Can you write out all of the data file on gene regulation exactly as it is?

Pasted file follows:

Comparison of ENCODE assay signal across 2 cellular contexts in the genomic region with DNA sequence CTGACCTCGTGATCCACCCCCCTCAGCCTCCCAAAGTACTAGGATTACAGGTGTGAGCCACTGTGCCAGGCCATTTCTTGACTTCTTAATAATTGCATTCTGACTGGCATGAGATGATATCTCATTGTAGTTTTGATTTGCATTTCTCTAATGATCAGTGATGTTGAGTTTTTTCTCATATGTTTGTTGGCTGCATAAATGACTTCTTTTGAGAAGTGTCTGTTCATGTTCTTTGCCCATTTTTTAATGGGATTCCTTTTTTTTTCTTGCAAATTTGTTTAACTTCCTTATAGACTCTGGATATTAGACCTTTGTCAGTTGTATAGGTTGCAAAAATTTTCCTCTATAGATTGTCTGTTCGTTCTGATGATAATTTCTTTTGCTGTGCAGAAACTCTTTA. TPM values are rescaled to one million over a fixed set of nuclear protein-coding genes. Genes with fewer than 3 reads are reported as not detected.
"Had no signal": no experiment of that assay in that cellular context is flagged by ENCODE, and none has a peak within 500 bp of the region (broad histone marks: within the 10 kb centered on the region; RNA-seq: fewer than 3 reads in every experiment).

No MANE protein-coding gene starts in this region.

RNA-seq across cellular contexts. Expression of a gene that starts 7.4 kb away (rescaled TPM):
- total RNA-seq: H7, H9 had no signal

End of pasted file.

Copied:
Comparison of ENCODE assay signal across 2 cellular contexts in the genomic region with DNA sequence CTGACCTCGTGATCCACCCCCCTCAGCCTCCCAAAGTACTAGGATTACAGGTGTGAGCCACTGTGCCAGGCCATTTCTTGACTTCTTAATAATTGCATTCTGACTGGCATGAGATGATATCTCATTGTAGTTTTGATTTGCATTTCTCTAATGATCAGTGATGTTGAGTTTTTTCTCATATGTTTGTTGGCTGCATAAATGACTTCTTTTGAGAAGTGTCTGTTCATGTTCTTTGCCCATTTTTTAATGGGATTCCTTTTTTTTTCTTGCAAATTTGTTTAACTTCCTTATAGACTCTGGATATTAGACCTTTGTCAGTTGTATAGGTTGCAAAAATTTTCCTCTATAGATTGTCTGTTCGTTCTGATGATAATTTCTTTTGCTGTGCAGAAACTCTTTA. TPM values are rescaled to one million over a fixed set of nuclear protein-coding genes. Genes with fewer than 3 reads are reported as not detected.
"Had no signal": no experiment of that assay in that cellular context is flagged by ENCODE, and none has a peak within 500 bp of the region (broad histone marks: within the 10 kb centered on the region; RNA-seq: fewer than 3 reads in every experiment).

No MANE protein-coding gene starts in this region.

RNA-seq across cellular contexts. Expression of a gene that starts 7.4 kb away (rescaled TPM):
- total RNA-seq: H7, H9 had no signal